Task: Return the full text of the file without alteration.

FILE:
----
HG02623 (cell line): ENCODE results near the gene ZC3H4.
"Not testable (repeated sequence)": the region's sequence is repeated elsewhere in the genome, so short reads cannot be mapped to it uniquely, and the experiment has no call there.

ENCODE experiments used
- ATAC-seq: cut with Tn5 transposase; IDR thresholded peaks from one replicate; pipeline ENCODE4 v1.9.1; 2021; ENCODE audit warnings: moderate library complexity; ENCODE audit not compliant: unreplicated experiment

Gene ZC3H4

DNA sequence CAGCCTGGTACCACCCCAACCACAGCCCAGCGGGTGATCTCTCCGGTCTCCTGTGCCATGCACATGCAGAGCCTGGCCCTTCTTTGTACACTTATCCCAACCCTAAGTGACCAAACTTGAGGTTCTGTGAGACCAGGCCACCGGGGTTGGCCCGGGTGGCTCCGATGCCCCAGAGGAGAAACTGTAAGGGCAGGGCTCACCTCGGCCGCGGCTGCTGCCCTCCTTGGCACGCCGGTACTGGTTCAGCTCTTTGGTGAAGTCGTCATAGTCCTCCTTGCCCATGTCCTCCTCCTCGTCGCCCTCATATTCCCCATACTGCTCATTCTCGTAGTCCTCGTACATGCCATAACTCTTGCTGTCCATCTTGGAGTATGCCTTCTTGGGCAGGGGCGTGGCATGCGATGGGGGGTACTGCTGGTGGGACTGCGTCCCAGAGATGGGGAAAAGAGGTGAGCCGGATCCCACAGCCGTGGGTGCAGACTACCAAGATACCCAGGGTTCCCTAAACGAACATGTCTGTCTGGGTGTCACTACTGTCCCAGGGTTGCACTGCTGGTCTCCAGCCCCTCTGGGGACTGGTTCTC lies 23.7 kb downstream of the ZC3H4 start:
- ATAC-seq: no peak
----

HG02623 (cell line): ENCODE results near the gene ZC3H4.
"Not testable (repeated sequence)": the region's sequence is repeated elsewhere in the genome, so short reads cannot be mapped to it uniquely, and the experiment has no call there.

ENCODE experiments used
- ATAC-seq: cut with Tn5 transposase; IDR thresholded peaks from one replicate; pipeline ENCODE4 v1.9.1; 2021; ENCODE audit warnings: moderate library complexity; ENCODE audit not compliant: unreplicated experiment

Gene ZC3H4

DNA sequence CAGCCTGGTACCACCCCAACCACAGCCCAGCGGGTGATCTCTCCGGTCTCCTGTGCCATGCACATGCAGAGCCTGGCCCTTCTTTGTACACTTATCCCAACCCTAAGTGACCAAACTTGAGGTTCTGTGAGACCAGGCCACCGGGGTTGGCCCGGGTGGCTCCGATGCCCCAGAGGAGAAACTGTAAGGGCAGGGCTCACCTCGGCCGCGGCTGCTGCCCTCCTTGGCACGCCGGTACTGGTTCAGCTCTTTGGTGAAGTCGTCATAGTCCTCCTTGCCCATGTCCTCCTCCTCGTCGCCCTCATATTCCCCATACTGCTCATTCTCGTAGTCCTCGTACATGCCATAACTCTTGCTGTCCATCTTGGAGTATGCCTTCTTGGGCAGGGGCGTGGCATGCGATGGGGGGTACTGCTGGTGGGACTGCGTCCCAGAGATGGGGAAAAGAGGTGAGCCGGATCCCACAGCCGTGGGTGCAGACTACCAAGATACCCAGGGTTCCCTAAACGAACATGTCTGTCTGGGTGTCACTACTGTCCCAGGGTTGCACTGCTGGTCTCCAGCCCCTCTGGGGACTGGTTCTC lies 23.7 kb downstream of the ZC3H4 start:
- ATAC-seq: no peak